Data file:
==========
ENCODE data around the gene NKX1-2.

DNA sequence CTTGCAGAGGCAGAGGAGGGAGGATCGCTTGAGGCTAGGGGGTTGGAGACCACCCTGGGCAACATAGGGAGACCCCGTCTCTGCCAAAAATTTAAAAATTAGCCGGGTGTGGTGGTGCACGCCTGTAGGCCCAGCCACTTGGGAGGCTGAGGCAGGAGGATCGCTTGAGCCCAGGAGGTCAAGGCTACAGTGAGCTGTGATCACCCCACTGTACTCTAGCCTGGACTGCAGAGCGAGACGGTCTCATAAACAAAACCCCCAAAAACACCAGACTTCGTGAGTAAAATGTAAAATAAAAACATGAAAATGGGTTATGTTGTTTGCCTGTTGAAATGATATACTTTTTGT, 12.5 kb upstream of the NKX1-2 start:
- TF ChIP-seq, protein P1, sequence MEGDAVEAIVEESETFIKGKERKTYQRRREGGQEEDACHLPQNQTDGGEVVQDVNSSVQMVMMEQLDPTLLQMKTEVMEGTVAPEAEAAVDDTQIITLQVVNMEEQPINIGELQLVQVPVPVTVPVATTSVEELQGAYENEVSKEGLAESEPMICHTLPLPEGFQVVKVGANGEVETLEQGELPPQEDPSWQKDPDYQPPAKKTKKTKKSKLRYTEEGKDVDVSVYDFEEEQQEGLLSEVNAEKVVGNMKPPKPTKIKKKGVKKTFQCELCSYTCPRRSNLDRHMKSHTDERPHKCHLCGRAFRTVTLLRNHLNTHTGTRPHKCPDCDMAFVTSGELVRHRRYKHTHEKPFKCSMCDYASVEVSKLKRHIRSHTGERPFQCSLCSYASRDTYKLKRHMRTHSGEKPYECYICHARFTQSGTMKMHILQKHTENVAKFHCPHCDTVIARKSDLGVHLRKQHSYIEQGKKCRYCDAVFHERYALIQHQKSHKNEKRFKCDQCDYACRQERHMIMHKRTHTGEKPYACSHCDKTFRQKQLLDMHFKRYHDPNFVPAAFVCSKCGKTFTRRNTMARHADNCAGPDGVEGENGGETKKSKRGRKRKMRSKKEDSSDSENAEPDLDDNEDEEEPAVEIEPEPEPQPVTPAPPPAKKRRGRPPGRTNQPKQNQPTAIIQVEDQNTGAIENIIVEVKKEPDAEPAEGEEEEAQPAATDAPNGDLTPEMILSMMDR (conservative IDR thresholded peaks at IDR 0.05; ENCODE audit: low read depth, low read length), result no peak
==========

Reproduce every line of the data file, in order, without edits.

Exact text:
ENCODE data around the gene NKX1-2.

DNA sequence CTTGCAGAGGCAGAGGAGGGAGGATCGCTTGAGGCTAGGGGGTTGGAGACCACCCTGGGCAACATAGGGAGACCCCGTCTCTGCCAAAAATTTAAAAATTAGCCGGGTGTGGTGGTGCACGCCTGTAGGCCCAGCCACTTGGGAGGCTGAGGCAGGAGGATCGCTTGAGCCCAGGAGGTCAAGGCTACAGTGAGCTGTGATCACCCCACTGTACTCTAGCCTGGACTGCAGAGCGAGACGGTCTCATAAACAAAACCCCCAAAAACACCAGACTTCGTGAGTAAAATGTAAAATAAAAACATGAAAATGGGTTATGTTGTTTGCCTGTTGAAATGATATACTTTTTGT, 12.5 kb upstream of the NKX1-2 start:
- TF ChIP-seq, protein P1, sequence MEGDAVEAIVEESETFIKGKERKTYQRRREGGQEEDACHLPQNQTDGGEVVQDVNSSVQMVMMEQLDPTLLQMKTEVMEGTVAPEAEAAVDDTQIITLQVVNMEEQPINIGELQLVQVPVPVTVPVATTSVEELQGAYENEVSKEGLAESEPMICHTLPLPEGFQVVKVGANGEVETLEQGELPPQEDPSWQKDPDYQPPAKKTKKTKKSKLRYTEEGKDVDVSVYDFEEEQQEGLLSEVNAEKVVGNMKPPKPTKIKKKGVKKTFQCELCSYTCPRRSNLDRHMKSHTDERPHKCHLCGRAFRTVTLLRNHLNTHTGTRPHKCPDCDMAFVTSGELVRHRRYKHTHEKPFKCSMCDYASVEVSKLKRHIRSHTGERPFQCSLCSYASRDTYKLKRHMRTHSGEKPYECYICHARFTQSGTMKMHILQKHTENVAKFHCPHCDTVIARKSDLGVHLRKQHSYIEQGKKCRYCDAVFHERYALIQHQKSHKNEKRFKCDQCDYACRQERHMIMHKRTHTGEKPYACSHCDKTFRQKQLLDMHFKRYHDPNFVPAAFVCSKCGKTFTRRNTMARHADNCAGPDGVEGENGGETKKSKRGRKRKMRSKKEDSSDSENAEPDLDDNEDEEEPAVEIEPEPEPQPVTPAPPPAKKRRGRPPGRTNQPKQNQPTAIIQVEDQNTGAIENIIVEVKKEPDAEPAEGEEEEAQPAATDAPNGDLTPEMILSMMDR (conservative IDR thresholded peaks at IDR 0.05; ENCODE audit: low read depth, low read length), result no peak